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A Tiny, Powerful Question for Better Feedback

11:11 Supply is thrilled to have Lara Hogan as our May guest expert: she'll be teaching a Feedback workshop on May 8th and also joins us this month as our blog post guest!  

In my workshop at 11:11, I’ll be walking through what I call the “feedback equation”: a system of giving feedback that can feel a bit lighter-weight and digestible for the feedback recipient, and can take a lot of pressure off the feedback-giver. 

We’ll go into detail on each part of this equation in the workshop. But one important component I’d like to explore here is how to ask the feedback recipient a question, instead of making a request for them to change their behavior. Asking a question can make the feedback recipient feel seen and heard, and can turn the conversation from being a one-way delivery of feedback into a two-way healthy dialog.

Asking open-ended questions can be hard at first, because we instinctively want to share advice and solve their problem. For example, “Have you thought about trying X?” isn’t an open question; it’s still a request for a specific behavior change you’d like to see. Instead, I recommend getting genuinely curious about this feedback recipient. What do you really want to know about them?

For example: “What’s the impact you want to have?”, “What can I do to help when you hit this roadblock?”, or “Who else does X thing? What about their style might you want to emulate?” are all authentic, truly open questions you could ask them. These would signal the end of the one-way feedback, and turn it into a two-way dialog. Each of these open questions could each yield healthy introspection, signal support for each other, and make the feedback conversation overall feel a lot less scary or intense.

Of the many questions I’ve tried out as part of this feedback method, my favorite question to ask is, “What are you optimizing for?”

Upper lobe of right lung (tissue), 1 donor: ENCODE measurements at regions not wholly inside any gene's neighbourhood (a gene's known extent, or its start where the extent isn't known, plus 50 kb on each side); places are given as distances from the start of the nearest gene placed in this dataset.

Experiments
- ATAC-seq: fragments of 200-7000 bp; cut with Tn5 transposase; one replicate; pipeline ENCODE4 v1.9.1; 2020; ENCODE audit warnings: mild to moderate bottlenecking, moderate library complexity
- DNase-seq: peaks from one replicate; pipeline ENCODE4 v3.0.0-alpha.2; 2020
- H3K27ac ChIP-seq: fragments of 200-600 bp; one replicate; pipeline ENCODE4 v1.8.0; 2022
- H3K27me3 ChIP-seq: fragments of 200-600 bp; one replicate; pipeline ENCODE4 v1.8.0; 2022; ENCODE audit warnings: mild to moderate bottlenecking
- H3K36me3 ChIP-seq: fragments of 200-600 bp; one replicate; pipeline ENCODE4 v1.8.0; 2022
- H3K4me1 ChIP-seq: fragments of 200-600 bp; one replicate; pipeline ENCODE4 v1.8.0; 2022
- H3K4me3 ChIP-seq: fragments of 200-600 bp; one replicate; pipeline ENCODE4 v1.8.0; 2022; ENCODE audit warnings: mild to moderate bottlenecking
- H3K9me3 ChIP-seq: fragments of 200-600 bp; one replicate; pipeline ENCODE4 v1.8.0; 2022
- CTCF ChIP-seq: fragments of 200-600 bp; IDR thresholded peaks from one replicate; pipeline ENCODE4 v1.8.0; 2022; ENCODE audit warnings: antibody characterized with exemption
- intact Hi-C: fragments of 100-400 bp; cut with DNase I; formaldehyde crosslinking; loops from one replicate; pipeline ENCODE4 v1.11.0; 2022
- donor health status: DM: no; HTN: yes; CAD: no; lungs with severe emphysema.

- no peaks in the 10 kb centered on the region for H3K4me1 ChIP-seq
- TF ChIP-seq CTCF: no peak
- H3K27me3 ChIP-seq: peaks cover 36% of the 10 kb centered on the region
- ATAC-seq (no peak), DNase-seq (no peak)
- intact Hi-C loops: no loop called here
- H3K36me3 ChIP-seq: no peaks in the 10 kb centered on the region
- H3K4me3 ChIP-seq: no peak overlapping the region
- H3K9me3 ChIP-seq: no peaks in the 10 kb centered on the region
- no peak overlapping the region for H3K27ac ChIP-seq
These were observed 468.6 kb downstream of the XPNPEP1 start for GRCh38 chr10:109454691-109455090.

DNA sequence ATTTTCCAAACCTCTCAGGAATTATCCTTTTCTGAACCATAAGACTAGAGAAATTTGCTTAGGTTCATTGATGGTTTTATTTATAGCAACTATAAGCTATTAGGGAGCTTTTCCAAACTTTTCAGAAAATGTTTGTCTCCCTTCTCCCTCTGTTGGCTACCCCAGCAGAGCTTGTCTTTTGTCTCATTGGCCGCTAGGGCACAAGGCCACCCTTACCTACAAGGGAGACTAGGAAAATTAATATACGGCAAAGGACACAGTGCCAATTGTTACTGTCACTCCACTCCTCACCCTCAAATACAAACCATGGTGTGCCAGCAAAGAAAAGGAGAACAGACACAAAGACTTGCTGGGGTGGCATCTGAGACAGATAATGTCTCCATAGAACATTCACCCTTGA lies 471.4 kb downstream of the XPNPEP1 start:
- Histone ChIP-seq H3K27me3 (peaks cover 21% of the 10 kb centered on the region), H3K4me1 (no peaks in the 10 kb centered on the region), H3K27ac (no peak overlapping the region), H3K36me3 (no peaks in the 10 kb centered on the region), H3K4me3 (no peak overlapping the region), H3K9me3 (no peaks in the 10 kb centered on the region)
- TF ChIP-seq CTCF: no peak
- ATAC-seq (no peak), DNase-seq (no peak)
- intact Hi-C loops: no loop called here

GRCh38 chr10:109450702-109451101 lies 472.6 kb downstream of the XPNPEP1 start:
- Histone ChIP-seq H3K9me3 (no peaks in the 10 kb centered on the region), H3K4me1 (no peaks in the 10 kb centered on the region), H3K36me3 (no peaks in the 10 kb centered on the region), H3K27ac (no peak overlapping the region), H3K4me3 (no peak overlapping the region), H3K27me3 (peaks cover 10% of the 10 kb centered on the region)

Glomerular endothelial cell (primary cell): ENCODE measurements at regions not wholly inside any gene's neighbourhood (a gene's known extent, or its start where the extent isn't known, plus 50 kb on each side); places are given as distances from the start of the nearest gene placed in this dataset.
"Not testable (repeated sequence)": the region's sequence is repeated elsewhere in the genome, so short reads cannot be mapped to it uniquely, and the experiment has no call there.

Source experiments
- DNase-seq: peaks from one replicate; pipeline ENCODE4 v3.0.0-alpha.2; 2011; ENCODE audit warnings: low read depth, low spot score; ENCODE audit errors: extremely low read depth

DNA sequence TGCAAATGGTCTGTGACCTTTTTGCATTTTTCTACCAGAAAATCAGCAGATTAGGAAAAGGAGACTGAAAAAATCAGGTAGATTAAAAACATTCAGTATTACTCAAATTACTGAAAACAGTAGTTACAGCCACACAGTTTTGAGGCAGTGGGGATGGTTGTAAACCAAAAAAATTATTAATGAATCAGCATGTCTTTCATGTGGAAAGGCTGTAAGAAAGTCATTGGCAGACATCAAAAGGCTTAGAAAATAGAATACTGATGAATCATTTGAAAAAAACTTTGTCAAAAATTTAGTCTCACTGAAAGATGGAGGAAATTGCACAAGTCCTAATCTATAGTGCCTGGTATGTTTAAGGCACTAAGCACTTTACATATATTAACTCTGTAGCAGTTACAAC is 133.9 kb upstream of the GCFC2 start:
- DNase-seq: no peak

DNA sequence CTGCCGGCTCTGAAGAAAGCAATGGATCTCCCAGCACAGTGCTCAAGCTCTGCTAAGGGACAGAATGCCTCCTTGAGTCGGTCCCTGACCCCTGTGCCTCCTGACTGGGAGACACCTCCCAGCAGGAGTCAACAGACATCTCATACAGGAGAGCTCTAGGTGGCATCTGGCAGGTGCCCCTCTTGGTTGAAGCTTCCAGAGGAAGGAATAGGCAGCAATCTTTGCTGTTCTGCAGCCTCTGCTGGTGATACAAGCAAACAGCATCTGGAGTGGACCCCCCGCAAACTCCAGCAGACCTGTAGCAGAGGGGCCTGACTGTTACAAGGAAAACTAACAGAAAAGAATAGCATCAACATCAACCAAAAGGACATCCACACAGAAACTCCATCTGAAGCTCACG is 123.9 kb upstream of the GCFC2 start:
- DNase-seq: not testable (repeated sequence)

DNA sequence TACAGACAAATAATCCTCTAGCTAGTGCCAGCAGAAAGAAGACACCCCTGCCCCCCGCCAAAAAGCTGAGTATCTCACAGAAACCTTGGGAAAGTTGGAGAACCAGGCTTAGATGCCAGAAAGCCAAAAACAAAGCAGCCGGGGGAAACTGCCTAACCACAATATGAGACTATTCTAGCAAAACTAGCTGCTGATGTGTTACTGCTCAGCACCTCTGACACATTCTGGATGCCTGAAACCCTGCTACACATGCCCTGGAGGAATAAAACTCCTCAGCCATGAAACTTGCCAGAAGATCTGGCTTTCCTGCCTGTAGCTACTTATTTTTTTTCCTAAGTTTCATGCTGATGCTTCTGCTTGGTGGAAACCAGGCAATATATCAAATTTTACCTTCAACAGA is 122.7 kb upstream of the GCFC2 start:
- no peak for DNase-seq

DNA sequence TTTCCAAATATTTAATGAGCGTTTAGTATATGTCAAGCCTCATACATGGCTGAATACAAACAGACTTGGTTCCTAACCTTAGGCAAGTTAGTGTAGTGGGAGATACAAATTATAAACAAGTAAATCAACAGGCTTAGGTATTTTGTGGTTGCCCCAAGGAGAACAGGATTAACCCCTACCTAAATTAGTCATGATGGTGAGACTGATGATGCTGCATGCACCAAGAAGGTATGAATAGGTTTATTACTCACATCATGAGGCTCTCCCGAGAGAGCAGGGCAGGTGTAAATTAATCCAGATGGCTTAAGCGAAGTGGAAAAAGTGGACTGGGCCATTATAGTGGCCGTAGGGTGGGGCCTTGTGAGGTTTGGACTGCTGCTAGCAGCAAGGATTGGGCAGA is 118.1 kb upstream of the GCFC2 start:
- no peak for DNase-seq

I love this question. I’ve even started to use it as a routine part of my coaching calls. “What are you optimizing for?” doesn’t sound aggressive—it genuinely sounds curious. People have rarely put a lot of time into thinking about what they’re optimizing for, so often this question gives them an opportunity to sit back and really think about it.

And there’s no wrong answer! Some people are optimizing for speed and efficiency. Other people are optimizing for quality and thoroughness. Some folks are optimizing for doing lots of learning, or supporting their loved ones, or pushing themselves out of their comfort zone. The sky is truly the limit with this question.

And the best part? You might learn something new about this feedback recipient! Their answer to “What are you optimizing for?” might totally blow your mind, and reframe the entire context of their behavior, and your feedback. This is one of my favorite potential outcomes of the feedback equation: realizing that your feedback was based on an assumption you made, or a judgment you have, and that you need to take your own step back and do some introspection.

So the next time you have some feedback to give to someone, try out the “What are you optimizing for?” question, and be open to a wide range of possibilities. And if you’d like to learn more about forming great feedback, come to our workshop on May 8th!


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